The COVID-19 pandemic has made a lot of companies a lot of money.
Amazon and its founder Jeff Bezos have enjoyed many billions more in new profit and wealth.
Walmart also raked in billions more while, like Amazon, sharing little with its workers.
And then there is Kroger. A simple grocery chain where workers kept Americans fed and stocked with supplies during the pandemic. Many of these employees risked their lives to keep Kroger open.
And their reward?
The company’s CEO cut their hazard pay. And then a few months later received $22.4 million in compensation.
“McMullen’s pay package was revealed Thursday in a regulatory filing. His compensation rose almost 6% from the prior year, padded by a bigger bonus, a salary hike and stock awards,” the Huffington Post reports. “That was McMullen’s biggest take ever since he became CEO in 2013.”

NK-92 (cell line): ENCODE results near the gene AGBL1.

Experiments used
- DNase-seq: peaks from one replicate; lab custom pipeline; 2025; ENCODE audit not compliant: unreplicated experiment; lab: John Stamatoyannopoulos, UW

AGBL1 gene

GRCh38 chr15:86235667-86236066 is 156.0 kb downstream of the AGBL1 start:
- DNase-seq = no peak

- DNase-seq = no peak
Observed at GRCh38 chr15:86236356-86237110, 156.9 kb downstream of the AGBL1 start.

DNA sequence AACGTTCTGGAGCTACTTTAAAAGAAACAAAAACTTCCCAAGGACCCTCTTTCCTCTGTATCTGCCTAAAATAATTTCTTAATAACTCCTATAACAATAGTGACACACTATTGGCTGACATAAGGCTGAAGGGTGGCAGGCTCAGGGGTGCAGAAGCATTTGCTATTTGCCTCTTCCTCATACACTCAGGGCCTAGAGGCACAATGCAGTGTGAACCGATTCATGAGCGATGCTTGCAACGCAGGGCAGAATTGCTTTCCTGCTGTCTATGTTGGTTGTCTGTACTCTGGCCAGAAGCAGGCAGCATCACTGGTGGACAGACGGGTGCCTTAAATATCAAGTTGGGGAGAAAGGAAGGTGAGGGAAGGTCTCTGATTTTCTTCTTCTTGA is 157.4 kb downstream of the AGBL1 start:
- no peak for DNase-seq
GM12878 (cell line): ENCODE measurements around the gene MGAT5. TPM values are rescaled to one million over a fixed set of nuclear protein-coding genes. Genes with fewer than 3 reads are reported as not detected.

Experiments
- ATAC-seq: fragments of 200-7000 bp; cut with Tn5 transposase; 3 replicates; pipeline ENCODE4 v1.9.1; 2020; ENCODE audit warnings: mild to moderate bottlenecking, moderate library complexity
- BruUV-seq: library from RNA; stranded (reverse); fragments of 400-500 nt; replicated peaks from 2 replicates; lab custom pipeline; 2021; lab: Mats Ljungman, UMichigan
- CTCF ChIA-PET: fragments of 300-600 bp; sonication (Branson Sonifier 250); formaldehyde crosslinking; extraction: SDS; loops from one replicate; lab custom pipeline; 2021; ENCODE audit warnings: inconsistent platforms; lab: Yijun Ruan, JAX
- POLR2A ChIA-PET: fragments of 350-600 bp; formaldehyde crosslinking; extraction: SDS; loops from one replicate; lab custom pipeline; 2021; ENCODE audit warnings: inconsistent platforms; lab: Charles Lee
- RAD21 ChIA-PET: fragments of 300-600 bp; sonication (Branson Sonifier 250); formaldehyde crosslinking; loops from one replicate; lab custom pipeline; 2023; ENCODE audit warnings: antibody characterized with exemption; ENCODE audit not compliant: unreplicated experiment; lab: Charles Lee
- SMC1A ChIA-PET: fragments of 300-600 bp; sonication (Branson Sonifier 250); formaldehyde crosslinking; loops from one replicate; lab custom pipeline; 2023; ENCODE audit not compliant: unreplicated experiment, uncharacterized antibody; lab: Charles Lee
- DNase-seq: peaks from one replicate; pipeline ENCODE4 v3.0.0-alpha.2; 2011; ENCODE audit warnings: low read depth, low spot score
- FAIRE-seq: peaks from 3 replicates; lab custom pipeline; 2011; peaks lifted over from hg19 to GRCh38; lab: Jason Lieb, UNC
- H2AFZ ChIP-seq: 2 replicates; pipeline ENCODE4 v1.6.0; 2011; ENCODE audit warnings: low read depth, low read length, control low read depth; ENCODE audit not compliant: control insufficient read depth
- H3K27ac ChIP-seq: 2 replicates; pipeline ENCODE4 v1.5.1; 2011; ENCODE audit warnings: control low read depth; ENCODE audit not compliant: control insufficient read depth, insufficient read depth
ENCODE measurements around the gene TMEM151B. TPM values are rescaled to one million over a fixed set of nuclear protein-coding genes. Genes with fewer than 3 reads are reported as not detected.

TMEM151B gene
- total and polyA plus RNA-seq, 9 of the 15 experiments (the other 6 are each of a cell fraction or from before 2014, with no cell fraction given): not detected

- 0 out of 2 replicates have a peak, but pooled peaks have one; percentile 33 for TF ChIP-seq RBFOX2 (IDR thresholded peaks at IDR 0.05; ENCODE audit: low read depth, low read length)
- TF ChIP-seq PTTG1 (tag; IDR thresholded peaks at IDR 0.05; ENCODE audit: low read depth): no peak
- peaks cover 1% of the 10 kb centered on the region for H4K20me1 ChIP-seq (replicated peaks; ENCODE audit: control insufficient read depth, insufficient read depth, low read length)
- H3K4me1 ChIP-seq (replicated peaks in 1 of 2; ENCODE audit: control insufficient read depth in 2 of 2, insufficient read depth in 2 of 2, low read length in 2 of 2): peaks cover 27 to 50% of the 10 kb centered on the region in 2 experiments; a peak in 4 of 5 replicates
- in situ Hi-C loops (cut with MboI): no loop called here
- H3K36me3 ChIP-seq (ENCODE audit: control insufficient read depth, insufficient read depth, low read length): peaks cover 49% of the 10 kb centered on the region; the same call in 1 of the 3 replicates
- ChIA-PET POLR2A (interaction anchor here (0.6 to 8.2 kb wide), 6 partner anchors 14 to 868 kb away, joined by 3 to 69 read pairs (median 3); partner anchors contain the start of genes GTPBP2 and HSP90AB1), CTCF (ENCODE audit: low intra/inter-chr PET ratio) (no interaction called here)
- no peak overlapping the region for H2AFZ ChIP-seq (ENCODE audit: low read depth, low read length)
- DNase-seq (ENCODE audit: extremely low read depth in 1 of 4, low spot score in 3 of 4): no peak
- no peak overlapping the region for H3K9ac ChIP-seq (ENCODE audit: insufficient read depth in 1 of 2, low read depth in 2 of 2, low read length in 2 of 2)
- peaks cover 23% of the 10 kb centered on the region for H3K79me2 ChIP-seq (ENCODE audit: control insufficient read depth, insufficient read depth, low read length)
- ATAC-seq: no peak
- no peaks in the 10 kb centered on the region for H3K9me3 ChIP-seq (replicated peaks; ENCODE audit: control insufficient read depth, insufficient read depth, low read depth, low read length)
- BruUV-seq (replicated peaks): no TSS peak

“Median pay for Kroger’s workers fell 8%, to an annual $24,600,” the Huffington Post continues. “Kroger’s full-time workers, however, did get a bonus a year ago: $300. The Cincinnati-based company, the nation’s largest supermarket chain, employs about 465,000 people.
McMullen early last year proudly announced a $2 hourly hazard increase — which he termed a “Hero Bonus” — for store and warehouse employees who continued to work as they risked contracting the coronavirus.
But the bonus was cut in May 2020, even as COVID-19 surged, sparking a storm of controversy.”
This is the same company that closed stores in cities that mandated hazard pay.
As the second largest grocery chain in the country, one would hope that its executives would have tried to set a positive example of how to treat employees during a pandemic. Instead, they decided they wanted more yachts instead.